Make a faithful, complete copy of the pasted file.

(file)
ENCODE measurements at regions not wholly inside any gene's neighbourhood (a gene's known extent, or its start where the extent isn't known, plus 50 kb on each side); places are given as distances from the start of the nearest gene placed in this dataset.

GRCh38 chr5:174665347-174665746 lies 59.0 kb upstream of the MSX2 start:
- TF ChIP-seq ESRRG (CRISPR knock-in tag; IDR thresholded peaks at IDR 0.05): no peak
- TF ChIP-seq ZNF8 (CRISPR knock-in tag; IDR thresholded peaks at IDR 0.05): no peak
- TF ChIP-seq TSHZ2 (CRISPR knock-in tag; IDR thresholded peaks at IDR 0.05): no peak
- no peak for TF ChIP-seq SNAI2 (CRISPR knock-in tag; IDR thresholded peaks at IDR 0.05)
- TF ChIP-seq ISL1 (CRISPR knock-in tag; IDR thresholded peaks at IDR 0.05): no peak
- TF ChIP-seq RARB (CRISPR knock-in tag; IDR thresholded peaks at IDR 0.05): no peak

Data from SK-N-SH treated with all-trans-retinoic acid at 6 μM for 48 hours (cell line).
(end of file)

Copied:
ENCODE measurements at regions not wholly inside any gene's neighbourhood (a gene's known extent, or its start where the extent isn't known, plus 50 kb on each side); places are given as distances from the start of the nearest gene placed in this dataset.

GRCh38 chr5:174665347-174665746 lies 59.0 kb upstream of the MSX2 start:
- TF ChIP-seq ESRRG (CRISPR knock-in tag; IDR thresholded peaks at IDR 0.05): no peak
- TF ChIP-seq ZNF8 (CRISPR knock-in tag; IDR thresholded peaks at IDR 0.05): no peak
- TF ChIP-seq TSHZ2 (CRISPR knock-in tag; IDR thresholded peaks at IDR 0.05): no peak
- no peak for TF ChIP-seq SNAI2 (CRISPR knock-in tag; IDR thresholded peaks at IDR 0.05)
- TF ChIP-seq ISL1 (CRISPR knock-in tag; IDR thresholded peaks at IDR 0.05): no peak
- TF ChIP-seq RARB (CRISPR knock-in tag; IDR thresholded peaks at IDR 0.05): no peak

Data from SK-N-SH treated with all-trans-retinoic acid at 6 μM for 48 hours (cell line).